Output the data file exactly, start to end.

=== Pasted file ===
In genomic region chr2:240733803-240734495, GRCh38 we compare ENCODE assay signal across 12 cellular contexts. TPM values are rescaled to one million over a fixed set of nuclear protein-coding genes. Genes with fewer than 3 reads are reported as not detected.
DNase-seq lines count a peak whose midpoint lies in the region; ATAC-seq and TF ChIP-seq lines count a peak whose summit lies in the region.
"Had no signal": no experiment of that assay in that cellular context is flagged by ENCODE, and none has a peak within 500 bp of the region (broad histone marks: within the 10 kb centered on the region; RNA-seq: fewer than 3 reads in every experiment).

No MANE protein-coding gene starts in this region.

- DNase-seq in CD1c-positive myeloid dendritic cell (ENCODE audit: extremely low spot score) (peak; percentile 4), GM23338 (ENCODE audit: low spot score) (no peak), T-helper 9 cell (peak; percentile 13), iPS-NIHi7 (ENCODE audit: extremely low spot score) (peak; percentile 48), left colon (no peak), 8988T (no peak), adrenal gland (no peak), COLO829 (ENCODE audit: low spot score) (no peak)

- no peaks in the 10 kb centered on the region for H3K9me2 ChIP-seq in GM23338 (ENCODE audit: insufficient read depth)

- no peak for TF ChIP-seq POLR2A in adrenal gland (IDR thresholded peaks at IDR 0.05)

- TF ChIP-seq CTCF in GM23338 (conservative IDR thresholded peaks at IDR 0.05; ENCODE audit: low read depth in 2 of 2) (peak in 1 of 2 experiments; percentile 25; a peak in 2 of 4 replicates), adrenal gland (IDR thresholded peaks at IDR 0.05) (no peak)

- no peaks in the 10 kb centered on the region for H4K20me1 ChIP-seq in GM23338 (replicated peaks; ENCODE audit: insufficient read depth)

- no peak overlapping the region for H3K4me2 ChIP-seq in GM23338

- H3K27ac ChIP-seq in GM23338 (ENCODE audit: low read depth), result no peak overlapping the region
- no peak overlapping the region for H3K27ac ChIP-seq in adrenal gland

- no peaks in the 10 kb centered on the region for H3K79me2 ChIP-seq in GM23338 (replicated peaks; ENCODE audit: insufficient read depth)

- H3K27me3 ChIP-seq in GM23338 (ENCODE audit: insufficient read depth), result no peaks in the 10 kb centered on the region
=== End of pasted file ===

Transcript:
In genomic region chr2:240733803-240734495, GRCh38 we compare ENCODE assay signal across 12 cellular contexts. TPM values are rescaled to one million over a fixed set of nuclear protein-coding genes. Genes with fewer than 3 reads are reported as not detected.
DNase-seq lines count a peak whose midpoint lies in the region; ATAC-seq and TF ChIP-seq lines count a peak whose summit lies in the region.
"Had no signal": no experiment of that assay in that cellular context is flagged by ENCODE, and none has a peak within 500 bp of the region (broad histone marks: within the 10 kb centered on the region; RNA-seq: fewer than 3 reads in every experiment).

No MANE protein-coding gene starts in this region.

- DNase-seq in CD1c-positive myeloid dendritic cell (ENCODE audit: extremely low spot score) (peak; percentile 4), GM23338 (ENCODE audit: low spot score) (no peak), T-helper 9 cell (peak; percentile 13), iPS-NIHi7 (ENCODE audit: extremely low spot score) (peak; percentile 48), left colon (no peak), 8988T (no peak), adrenal gland (no peak), COLO829 (ENCODE audit: low spot score) (no peak)

- no peaks in the 10 kb centered on the region for H3K9me2 ChIP-seq in GM23338 (ENCODE audit: insufficient read depth)

- no peak for TF ChIP-seq POLR2A in adrenal gland (IDR thresholded peaks at IDR 0.05)

- TF ChIP-seq CTCF in GM23338 (conservative IDR thresholded peaks at IDR 0.05; ENCODE audit: low read depth in 2 of 2) (peak in 1 of 2 experiments; percentile 25; a peak in 2 of 4 replicates), adrenal gland (IDR thresholded peaks at IDR 0.05) (no peak)

- no peaks in the 10 kb centered on the region for H4K20me1 ChIP-seq in GM23338 (replicated peaks; ENCODE audit: insufficient read depth)

- no peak overlapping the region for H3K4me2 ChIP-seq in GM23338

- H3K27ac ChIP-seq in GM23338 (ENCODE audit: low read depth), result no peak overlapping the region
- no peak overlapping the region for H3K27ac ChIP-seq in adrenal gland

- no peaks in the 10 kb centered on the region for H3K79me2 ChIP-seq in GM23338 (replicated peaks; ENCODE audit: insufficient read depth)

- H3K27me3 ChIP-seq in GM23338 (ENCODE audit: insufficient read depth), result no peaks in the 10 kb centered on the region